Knowing where a satellite is in space
Getting the message out
Once the DoD has measured a satellite's exact position, they relay that information back up to the satellite itself. The satellite then includes this new corrected position information in the timing signals it's broadcasting.
So a GPS signal is more than just pseudo-random code for timing purposes. It also contains a navigation message with ephemeris information as well.
With perfect timing and the satellite's exact position you'd think we'd be ready to make perfect position calculations. But there's trouble afoot. Check out the next section to see what's up.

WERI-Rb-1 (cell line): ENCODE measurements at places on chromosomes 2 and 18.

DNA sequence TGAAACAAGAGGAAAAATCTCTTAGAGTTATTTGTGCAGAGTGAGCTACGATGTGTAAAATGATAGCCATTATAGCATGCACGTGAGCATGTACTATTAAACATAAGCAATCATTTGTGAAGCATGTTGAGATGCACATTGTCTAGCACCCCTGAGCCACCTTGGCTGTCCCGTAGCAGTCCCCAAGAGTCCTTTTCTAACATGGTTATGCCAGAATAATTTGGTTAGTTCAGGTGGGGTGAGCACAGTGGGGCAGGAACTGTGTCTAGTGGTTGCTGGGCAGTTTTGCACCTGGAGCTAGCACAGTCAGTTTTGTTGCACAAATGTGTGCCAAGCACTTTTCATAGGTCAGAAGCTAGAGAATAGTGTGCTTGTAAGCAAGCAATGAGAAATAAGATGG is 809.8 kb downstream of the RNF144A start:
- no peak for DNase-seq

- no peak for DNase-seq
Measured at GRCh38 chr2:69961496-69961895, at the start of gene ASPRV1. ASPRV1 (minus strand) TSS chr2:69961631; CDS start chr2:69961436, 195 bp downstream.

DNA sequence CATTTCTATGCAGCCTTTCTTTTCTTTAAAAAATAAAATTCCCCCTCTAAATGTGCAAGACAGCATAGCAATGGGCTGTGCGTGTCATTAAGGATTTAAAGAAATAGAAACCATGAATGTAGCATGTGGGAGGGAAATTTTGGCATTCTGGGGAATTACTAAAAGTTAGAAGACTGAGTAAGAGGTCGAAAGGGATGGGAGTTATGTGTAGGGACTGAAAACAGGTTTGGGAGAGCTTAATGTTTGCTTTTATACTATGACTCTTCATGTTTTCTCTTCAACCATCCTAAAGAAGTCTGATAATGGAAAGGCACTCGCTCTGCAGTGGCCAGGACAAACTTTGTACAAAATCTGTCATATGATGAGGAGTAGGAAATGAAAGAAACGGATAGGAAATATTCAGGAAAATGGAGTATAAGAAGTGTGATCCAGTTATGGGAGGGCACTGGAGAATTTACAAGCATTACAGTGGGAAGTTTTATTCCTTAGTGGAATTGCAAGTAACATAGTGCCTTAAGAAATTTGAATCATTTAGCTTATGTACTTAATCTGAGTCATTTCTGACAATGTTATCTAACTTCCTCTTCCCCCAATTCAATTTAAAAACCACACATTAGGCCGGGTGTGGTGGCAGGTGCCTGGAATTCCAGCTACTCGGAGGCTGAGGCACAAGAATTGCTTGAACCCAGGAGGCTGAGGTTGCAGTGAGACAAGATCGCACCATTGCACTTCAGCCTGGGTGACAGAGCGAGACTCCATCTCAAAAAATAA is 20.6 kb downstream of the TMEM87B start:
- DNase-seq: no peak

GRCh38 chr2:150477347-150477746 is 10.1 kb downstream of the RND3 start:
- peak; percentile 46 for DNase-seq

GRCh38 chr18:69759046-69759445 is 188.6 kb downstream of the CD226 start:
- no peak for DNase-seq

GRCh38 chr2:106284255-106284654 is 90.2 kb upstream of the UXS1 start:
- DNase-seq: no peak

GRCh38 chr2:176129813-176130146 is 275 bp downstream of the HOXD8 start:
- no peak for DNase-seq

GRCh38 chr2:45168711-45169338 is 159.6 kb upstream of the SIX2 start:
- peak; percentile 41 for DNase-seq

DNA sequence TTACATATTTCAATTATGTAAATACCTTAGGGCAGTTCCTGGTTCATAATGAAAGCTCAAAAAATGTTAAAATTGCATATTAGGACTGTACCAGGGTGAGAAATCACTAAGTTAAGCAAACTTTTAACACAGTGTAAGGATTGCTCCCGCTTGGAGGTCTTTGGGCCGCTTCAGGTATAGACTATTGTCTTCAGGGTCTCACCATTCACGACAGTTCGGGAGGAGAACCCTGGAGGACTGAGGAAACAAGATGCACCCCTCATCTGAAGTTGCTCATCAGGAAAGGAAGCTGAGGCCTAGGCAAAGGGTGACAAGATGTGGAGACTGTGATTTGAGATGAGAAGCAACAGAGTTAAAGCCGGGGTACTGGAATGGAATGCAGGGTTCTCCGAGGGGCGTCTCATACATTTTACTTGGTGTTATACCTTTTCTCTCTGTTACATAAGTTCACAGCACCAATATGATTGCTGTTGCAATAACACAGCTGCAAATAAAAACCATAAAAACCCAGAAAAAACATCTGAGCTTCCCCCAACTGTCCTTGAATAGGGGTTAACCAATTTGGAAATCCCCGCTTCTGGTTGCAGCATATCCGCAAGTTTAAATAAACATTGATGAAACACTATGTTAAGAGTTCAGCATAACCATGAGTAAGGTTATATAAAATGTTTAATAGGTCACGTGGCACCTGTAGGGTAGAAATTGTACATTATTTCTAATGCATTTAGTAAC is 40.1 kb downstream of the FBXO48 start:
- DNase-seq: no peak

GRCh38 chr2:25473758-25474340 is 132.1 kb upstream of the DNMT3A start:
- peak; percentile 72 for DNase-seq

- To use the satellites as references for range measurementswe need to know exactly where they are.
- GPS satellites are so high up their orbits are very predictable.
- Minor variations in their orbits are measured by the Department of Defense.
- The error information is sent to the satellites, to be transmitted along with the timing signals.
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